India can look forward to having its first woman President in the 60th year of Independence.
Barring unforeseen developments, Pratibha Patil, whom the ruling United Progressive Alliance and its Left allies have nominated for the top post, will be elected President next month as she has enough support in the electoral college to sail through.
Pratibha Patil emerged as consensus candidate after the Left parties rejected three other names proposed by the Congress party. Uttar Pradesh Chief Minister Mayawati, whose Bahujan Samaj Party has significant strength in the electoral college, had said earlier that her party would support the UPA nominee.
The chances of the National Democratic Alliance, led by the Bharatiya Janata Party, putting up a candidate of its own cannot be ruled out. Although the ruling party/alliance customarily appeals to the opposition to support to its candidate to facilitate unanimous choice, there has been only one uncontested presidential election so far.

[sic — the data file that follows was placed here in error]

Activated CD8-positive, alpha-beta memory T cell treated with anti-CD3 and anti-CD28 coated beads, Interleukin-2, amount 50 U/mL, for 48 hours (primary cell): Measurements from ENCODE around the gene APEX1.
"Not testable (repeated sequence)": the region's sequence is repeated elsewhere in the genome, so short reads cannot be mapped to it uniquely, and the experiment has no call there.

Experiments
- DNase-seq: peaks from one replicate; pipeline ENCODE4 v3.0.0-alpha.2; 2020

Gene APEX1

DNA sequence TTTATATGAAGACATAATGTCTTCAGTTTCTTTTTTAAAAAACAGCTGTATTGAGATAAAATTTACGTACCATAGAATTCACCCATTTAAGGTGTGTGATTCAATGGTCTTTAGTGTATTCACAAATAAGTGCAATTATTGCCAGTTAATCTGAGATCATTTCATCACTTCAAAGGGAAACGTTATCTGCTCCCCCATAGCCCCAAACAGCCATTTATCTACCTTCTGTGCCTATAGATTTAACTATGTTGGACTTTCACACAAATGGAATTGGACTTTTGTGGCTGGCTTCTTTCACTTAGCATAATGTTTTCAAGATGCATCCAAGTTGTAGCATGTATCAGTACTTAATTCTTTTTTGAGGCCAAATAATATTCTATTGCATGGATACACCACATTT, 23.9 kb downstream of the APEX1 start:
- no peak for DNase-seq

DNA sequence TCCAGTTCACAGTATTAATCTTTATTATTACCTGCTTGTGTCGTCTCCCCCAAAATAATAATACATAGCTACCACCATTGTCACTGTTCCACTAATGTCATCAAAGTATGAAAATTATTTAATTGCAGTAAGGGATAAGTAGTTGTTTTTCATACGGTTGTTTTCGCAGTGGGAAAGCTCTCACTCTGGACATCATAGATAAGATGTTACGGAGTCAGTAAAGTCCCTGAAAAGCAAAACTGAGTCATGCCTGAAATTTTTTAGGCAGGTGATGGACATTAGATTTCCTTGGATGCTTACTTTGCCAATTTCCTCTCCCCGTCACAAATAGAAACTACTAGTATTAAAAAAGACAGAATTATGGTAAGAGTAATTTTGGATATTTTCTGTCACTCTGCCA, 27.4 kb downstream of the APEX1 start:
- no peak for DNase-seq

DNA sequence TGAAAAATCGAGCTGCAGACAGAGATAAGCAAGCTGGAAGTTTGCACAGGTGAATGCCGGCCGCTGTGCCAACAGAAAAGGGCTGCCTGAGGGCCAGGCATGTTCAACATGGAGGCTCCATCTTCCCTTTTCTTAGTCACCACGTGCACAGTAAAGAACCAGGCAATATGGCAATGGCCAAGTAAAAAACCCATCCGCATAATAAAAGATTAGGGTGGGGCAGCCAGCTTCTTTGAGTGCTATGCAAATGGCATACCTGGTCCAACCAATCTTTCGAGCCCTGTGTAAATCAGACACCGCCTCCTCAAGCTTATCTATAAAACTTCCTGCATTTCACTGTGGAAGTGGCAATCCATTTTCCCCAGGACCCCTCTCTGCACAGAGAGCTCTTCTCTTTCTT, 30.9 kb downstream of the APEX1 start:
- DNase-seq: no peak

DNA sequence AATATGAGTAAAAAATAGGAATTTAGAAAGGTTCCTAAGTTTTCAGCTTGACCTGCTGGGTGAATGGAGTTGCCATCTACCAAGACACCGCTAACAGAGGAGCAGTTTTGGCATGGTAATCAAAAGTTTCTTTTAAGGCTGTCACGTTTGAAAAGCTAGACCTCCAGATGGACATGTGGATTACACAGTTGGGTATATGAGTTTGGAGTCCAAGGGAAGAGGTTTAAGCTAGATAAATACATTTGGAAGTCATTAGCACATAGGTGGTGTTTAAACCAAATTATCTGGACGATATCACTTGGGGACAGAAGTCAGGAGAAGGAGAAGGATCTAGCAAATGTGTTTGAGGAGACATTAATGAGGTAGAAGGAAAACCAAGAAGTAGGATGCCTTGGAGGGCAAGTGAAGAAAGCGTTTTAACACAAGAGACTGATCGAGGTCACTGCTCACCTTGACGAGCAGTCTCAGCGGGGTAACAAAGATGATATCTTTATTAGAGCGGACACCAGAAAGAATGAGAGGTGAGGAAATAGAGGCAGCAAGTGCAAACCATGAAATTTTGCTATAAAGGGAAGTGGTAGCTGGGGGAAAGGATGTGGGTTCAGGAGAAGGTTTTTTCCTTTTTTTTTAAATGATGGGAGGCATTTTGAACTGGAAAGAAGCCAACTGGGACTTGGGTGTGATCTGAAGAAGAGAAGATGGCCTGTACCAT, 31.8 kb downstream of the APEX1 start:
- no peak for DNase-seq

Neelam Sanjiva Reddy, the Janata Party candidate, was elected unopposed in 1977. He is also the only one who became President after tasting defeat in an earlier election. Nominated by the Congress party for the post in 1969, he lost to V.V.Giri, who had resigned the Vice-President’s post and contested as an Independent with the tacit support of Prime Minister Indira Gandhi.
A lady tenant in Rashtrapati Bhavan will not, of course, make any material difference to the polity or the position of women in Indian society. Nevertheless, Pratibha Patil’s election is an occasion for celebration since it is in tune with the nation’s commitment to gender justice.